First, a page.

Pay Raise? What Pay Raise? Council Members Angry About Budget Item Crum Failed To Mention

Spokane City Manager Roger Crum never got around to telling his bosses about a proposed salary hike for himself and 15 other top city managers.

The increase almost slipped past council members unnoticed into the 1996 spending plan. They didn’t know about the thousands of dollars in proposed raises until they read about them in the newspaper Monday.

Before passing next year’s budget that night, the council unanimously shot down the across-the-board pay hikes. The top six administrators were slated for 2.75 percent increases and the next 10 would have gotten 3.25 percent raises.

Irate council members froze all non-union managerial pay increases for 90 days, referring discussions about how to increase pay to a special mayor-appointed committee.

“We didn’t know about it until we read it,” Mayor Jack Geraghty said Tuesday. “Frankly, the council was miffed that it just came in at the last minute.”

“This was a terrible move on Roger’s part,” said Councilman Chris Anderson. “Every one of us was scooped - we who are supposed to be in the know.”

Crum said Tuesday he planned to tell the council about the pay hikes during Monday’s briefing session. The decision to include the increases hadn’t been made until late Thursday or early Friday, he said.

“I planned to tell them at the briefing, but until then, we weren’t sure if (the raises were) viable,” the city manager said.

“I have to make recommendations on what administrative people ought to be earning, and that was my recommendation.”

Geraghty said the compensation committee is the way to go - not last-minute raises tucked into the budget without discussion.

“What we really should be looking at is what is the bottom-line productivity and where should the salaries be pegged,” Geraghty said. “They should be paid subject to their responsibility.”

Money problems forced cuts in nearly every city department. The 1996 spending plan adopted by the council drops the DARE drug-education program at midyear as well as an eight-person fire rescue squad.

Crum’s proposed pay increases came just two days before city library directors plan to discuss laying off employees. Trustees will meet today to talk about layoffs and increasing library fees.

In addition, property owners will see both their taxes and their utility bills jump next year.

Crum’s early budget drafts presented to the council showed contract-negotiated increases for union employees - including 3.25 percent for the firefighters and police unions still in negotiations.

No draft showed a management salary hike.

“We were all under the assumption - it had been related to us - that among top management salaries, there would be no increase,” Geraghty said. Managers wanted “to send a message to hold the line to the other unions,” the mayor said.

Anderson said he had asked nearly every day if there were changes in the budget proposal he should know about. “No one ever mentioned an increase.”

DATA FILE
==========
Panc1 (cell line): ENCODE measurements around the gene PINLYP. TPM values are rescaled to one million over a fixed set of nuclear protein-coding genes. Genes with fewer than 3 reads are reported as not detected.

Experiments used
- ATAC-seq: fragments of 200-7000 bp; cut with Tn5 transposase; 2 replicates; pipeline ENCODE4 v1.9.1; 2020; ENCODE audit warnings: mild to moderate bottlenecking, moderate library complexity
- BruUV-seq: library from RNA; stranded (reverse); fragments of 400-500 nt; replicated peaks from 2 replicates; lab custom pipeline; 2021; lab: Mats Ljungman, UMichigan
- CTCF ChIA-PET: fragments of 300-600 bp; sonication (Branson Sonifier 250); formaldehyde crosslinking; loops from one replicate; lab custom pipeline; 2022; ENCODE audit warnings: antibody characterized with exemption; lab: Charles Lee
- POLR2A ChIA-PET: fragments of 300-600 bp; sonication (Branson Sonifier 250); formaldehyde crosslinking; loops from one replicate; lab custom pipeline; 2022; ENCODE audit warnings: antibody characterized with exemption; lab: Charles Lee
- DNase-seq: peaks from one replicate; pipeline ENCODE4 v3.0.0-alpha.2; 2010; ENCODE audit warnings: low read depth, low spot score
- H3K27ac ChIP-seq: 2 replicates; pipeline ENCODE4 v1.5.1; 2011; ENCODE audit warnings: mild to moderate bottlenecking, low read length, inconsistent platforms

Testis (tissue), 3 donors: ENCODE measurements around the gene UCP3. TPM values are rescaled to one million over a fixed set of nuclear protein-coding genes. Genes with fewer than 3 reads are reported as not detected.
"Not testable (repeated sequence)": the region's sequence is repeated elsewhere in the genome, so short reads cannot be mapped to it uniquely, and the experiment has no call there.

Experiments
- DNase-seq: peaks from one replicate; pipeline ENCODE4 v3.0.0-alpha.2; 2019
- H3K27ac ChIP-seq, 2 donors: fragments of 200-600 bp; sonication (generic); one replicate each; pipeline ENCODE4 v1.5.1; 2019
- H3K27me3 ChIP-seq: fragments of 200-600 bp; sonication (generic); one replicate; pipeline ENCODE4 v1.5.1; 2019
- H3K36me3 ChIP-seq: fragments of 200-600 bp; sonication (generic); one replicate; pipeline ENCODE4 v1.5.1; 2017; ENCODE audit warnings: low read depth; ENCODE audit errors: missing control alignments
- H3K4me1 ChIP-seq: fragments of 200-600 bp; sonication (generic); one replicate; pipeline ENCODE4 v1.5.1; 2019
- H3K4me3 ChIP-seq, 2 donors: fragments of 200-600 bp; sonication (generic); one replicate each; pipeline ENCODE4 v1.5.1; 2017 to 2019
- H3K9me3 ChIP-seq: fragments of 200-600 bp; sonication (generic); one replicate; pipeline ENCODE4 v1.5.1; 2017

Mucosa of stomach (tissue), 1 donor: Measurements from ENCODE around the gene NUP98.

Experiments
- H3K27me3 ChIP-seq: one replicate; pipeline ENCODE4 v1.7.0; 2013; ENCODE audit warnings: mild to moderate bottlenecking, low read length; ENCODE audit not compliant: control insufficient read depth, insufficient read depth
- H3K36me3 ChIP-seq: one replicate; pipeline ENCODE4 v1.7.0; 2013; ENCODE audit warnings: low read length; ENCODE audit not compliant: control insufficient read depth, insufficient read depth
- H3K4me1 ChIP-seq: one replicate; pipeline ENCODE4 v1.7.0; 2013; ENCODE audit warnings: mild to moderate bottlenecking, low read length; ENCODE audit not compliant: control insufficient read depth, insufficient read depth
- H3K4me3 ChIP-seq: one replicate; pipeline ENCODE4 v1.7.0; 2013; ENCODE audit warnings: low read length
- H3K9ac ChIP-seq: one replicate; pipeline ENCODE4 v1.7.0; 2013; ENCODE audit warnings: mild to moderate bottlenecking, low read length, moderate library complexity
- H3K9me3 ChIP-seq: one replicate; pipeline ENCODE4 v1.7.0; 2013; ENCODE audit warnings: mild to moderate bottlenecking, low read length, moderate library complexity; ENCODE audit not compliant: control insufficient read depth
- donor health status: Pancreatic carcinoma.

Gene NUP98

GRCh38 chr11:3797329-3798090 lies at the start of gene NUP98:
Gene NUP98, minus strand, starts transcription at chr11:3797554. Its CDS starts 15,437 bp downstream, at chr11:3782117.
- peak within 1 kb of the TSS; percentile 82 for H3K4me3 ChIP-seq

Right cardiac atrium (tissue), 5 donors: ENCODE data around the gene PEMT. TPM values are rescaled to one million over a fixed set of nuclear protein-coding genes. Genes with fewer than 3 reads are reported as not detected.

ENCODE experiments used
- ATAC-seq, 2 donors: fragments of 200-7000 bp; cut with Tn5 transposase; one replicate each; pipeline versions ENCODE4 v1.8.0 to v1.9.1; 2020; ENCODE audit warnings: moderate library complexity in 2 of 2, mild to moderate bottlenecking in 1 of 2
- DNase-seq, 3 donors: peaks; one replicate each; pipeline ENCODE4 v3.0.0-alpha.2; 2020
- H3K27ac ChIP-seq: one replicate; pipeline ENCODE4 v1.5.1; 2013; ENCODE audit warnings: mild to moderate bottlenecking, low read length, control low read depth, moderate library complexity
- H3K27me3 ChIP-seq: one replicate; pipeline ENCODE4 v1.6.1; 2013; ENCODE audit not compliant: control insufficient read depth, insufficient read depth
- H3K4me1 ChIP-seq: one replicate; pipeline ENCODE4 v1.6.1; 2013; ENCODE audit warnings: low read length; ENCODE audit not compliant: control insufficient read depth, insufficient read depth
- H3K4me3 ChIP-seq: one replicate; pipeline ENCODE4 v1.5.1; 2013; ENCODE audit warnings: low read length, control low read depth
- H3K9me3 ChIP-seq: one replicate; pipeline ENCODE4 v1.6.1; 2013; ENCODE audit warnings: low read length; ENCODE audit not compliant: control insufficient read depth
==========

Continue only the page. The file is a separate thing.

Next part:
In fact, Crum didn’t say anything about pay hikes during an 11th-hour budget session last Thursday.

News of the increase sparked an emergency closed-door session during Monday’s briefing, at which council members discussed “what kind of response publicly we wanted to make to Roger,” Anderson said. “There was not a council member there who wasn’t livid.”

The council agreed to dump the pay increase before voting on the budget, he said.

Anderson said Crum told council members he hadn’t had time to tell them about the proposed increases.

Crum said the decision was made late because he had hoped union leaders would be willing to give up negotiated pay hikes this year due to the “tough year.”

When the leaders said no way to that, Crum said he proposed raising salaries for 10 managers not in unions. Because unionized managers are getting cost-of-living increases, the non-union managers shouldn’t be punished, he said.

“We don’t want to send the message that you must join a union to get a pay raise,” Crum said.

As for the other six who include himself, that group doesn’t have “union counterparts. That would have to be discussed (by the council) that night at the budget hearing, obviously,” Crum said.

Geraghty said he was upset to learn of Crum’s proposal. He, too, blamed union-negotiated pay increases for driving management salaries higher.

There are only 18 non-union city employees - and 16 of them are top managers, Geraghty said. As union salaries increase, “they’re getting close to” top-level salaries.

“Management went through a lot of trouble fighting to keep those 16 people out of the union,” Geraghty said. “We’re certainly not interested in forcing them to organize.”

Dropping the management salary increase from next year’s budget left a lot of unhappy people in the council chambers Monday, Geraghty said.

The mayor said the council has no plans to take disciplinary action against Crum.

, DataTimes ILLUSTRATION: Graphic: Proposed pay raises for top city employees

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